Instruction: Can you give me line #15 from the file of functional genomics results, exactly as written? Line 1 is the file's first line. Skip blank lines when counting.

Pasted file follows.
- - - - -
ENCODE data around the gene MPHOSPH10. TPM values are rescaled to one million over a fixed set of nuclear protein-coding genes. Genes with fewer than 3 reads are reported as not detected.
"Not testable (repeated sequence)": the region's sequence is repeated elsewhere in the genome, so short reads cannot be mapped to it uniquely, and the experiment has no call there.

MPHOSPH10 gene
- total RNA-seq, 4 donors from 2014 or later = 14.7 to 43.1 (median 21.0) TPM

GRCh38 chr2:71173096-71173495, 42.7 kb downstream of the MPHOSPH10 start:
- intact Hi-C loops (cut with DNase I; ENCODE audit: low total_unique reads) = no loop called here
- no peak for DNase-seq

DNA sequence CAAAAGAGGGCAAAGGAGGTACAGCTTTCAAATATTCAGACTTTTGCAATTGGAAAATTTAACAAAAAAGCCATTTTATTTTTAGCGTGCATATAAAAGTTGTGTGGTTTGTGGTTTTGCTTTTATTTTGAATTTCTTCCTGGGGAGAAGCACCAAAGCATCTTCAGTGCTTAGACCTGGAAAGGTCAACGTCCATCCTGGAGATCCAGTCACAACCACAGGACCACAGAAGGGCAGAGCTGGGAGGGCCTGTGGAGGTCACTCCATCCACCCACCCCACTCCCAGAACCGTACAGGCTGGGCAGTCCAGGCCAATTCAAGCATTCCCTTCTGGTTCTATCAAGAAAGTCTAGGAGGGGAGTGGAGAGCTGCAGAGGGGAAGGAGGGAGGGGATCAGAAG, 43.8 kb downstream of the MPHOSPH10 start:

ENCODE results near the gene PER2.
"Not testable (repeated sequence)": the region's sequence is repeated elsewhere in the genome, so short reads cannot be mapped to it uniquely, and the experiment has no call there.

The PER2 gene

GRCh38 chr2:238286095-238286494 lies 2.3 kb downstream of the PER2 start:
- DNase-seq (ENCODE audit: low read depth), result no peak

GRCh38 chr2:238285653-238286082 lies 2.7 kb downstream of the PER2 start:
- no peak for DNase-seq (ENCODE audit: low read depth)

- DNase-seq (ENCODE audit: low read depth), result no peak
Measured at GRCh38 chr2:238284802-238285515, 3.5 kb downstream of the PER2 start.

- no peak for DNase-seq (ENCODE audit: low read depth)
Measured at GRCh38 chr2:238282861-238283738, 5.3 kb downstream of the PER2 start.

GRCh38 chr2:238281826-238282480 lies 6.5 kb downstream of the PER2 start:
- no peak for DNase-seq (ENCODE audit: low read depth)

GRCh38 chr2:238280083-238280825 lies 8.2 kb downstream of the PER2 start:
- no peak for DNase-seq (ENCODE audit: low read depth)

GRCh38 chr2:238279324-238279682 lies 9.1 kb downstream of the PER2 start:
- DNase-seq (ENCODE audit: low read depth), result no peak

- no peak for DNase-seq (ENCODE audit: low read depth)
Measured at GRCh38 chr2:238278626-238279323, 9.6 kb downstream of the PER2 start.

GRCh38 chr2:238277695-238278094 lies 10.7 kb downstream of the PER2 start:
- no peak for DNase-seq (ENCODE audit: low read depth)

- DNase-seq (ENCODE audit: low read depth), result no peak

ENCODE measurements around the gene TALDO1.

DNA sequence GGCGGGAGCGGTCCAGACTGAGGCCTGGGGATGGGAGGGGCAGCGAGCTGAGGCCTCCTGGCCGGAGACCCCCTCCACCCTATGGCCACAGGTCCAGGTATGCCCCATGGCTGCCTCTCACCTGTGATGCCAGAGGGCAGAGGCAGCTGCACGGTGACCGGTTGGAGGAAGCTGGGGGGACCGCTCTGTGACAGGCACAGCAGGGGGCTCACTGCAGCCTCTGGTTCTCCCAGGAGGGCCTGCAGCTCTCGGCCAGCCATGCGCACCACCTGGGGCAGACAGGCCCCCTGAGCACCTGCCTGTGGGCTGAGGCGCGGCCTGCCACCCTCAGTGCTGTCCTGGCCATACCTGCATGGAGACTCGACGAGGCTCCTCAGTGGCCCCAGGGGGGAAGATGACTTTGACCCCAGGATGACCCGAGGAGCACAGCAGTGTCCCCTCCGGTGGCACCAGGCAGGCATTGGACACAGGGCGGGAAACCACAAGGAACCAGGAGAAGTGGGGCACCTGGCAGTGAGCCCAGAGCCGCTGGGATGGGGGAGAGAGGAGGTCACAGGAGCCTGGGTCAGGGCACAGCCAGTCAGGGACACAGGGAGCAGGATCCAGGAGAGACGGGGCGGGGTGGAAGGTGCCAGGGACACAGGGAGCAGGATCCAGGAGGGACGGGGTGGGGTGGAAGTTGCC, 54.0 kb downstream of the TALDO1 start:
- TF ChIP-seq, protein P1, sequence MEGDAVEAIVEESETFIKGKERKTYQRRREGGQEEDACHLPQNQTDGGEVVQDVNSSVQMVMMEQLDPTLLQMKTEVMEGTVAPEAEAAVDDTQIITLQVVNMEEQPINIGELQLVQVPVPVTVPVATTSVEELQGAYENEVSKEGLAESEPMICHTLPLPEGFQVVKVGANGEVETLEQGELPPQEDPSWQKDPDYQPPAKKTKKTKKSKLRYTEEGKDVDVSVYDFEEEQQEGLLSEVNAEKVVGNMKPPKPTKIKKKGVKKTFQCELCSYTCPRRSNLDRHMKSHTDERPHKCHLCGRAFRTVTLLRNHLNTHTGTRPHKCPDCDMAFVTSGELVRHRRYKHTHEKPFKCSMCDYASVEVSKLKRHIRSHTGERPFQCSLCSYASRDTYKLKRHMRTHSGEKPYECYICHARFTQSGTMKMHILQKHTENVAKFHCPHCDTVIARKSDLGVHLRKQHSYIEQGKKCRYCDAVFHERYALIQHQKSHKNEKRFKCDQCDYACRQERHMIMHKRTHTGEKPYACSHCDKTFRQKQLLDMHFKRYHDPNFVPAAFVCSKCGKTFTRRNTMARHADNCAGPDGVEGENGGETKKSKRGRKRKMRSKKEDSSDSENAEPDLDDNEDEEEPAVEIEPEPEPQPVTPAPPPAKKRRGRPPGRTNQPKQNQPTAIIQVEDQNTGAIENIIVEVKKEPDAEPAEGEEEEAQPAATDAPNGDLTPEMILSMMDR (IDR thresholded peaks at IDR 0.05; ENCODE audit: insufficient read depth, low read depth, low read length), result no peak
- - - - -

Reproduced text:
- no peak for DNase-seq (ENCODE audit: low read depth)